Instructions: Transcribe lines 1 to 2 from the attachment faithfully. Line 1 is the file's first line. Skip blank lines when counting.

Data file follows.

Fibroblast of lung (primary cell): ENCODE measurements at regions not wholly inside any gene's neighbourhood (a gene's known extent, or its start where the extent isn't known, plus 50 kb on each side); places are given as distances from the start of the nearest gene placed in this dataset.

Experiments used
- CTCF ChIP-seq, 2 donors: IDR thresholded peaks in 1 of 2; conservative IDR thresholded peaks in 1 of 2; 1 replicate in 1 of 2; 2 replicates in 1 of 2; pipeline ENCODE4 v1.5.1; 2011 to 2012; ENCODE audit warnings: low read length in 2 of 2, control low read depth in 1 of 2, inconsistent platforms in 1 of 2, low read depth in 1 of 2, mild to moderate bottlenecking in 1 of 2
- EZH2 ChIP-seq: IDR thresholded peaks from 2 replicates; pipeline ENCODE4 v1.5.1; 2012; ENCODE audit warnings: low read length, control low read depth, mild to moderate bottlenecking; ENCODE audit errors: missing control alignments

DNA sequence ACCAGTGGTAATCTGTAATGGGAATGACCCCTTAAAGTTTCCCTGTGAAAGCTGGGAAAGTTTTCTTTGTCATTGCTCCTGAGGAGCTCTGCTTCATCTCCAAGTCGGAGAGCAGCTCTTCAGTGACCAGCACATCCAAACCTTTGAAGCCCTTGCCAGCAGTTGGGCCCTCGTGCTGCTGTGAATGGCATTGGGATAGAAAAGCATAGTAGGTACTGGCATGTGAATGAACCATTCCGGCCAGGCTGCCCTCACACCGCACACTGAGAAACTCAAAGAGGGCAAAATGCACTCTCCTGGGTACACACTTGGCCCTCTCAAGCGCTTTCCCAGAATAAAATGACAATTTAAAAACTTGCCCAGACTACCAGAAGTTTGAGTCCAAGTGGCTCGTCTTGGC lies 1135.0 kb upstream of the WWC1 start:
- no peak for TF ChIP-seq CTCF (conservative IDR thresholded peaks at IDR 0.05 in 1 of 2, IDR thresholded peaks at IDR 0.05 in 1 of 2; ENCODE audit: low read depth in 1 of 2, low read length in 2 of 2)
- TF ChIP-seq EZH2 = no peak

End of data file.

Fibroblast of lung (primary cell): ENCODE measurements at regions not wholly inside any gene's neighbourhood (a gene's known extent, or its start where the extent isn't known, plus 50 kb on each side); places are given as distances from the start of the nearest gene placed in this dataset.

Experiments used